That such a broad-based, bipartisan panel, which includes hard-core conservatives like Edwin Meese III and Alan Simpson, would reach that conclusion unanimously isn’t really that much of a surprise. Everyone with any sense in Washington and around the world these days agrees that the U.S. needs to set a timetable for withdrawal. Thomas Friedman, the New York Times columnist who initially supported the war and who has long argued that some good could still come out of it, wrote Dec. 8 that the group’s recommendations “will only have a chance of being effective if we go one notch further and set a fixed date – now – for Americans to leave Iraq.” Even George Will noted the same day that “the deterioration is beyond much remediation.”
Let’s face it: Iraq as a modern nation is entirely an artificial construct, lashed together by the British out of the ruins of the Ottoman Empire at the end of World War I. There are bitter, ancient divisions between religious, ethnic and tribal groups, and it’s no surprise that once the dictatorial central government of Saddam Hussein was overthrown, the factions would have trouble working together. Now, through U.S. bungling, they are engaged in what can only be called a civil war.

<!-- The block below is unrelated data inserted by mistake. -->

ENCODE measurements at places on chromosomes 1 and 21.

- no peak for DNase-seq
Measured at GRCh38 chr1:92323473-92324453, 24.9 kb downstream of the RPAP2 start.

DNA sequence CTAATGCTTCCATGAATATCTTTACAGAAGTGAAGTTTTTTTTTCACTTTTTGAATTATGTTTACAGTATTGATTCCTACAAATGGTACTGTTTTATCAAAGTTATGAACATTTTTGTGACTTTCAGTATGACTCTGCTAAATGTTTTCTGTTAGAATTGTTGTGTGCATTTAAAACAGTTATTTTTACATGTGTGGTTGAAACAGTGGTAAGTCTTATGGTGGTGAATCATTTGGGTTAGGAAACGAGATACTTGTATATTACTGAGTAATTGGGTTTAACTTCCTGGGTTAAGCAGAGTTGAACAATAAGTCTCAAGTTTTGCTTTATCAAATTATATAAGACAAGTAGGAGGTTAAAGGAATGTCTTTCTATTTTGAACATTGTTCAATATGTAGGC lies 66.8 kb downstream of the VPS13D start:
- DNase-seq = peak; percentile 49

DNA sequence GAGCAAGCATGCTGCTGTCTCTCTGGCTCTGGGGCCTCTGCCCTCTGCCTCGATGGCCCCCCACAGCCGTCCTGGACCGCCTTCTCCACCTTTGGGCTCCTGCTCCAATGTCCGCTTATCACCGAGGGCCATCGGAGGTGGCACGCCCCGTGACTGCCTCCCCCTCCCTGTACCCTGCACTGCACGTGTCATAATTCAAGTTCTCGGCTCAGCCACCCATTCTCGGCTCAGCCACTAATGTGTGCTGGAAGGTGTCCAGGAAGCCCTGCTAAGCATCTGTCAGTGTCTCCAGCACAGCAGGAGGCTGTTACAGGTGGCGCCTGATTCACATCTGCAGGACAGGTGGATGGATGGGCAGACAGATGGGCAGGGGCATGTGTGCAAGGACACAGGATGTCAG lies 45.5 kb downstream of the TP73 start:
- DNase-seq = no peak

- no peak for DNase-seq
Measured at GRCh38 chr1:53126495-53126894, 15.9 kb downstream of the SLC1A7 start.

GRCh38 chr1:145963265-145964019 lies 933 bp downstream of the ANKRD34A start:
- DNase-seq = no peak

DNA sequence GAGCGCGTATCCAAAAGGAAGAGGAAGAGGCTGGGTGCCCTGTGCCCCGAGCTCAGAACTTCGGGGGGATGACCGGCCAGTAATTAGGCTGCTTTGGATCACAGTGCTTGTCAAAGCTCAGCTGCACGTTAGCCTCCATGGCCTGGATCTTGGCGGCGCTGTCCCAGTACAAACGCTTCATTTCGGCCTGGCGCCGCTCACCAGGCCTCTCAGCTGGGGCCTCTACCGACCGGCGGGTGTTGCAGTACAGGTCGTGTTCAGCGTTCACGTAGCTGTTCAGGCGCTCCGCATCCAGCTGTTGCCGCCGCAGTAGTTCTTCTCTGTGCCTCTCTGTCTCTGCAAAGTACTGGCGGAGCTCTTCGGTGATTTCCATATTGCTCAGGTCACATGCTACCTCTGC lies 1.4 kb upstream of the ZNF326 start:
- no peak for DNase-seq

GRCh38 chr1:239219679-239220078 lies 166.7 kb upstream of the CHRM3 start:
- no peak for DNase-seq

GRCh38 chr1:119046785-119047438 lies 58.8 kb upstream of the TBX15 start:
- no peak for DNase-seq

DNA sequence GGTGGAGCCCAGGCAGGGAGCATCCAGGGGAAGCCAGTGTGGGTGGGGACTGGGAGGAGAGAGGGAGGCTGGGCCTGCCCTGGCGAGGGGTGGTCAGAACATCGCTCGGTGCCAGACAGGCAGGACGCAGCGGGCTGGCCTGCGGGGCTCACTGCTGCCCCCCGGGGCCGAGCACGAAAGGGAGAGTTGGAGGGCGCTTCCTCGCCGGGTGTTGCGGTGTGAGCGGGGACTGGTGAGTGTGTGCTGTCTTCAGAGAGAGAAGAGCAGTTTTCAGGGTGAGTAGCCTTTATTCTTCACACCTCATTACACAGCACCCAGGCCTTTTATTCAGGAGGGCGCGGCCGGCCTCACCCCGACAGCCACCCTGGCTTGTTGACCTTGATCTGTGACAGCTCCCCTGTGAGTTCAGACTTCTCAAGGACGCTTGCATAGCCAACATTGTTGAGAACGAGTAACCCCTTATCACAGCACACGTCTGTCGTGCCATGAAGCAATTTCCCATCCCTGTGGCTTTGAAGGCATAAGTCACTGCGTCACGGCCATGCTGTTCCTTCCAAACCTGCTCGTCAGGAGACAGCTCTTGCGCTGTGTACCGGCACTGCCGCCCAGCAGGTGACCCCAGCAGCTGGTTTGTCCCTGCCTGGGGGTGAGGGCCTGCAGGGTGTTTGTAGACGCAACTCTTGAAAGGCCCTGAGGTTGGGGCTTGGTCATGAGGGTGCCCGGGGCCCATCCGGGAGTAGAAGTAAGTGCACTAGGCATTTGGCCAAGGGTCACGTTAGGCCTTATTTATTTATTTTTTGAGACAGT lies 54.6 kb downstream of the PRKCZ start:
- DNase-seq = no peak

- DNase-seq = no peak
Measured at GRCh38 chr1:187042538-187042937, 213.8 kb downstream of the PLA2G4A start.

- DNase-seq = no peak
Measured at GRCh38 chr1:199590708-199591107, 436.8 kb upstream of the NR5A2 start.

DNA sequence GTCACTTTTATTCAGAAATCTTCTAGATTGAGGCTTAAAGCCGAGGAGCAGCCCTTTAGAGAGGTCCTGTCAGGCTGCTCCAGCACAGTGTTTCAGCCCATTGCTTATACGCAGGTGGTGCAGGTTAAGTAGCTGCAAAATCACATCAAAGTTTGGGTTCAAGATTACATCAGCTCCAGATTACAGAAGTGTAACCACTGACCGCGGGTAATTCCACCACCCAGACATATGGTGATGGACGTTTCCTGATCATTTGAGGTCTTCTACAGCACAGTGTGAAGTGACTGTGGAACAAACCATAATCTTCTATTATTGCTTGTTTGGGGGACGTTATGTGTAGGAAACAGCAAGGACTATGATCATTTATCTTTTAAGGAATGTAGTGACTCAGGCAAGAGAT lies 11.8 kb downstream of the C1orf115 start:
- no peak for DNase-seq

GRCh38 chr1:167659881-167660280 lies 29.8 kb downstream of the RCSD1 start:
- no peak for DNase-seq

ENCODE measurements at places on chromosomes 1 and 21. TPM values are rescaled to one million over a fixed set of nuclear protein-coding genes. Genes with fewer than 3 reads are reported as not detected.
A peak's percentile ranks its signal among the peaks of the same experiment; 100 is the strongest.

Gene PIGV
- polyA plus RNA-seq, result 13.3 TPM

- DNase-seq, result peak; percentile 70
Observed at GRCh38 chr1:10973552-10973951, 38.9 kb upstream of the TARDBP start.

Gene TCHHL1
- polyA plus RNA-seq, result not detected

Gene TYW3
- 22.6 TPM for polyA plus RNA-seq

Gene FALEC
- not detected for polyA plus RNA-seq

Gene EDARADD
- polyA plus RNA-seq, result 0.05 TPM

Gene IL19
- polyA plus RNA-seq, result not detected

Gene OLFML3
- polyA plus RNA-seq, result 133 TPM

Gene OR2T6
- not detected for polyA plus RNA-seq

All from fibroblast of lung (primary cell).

As long as the United States retains combat troops in Iraq, they will be the target of sectarian violence and will be the focus of that war. When they leave, the Iraqis will have no obvious villain, and there might be an actual hope for a long-term resolution.
The notion of an all-out Kurd vs. Shiite vs. Sunni civil war isn’t going to make anyone in Damascus or Tehran happy, since those two countries will be caught in the middle. And a clear statement from the U.S. that American troops will be leaving on a specific date, not too far in the future, is, the majority of experts agree, the only way to bring all the parties to the table for a serious and meaningful discussion. That could lead to a United Nations conference, among all the regional powers; the final outcome might be a division of Iraq into several states, as Senator Joe Biden and others have suggested.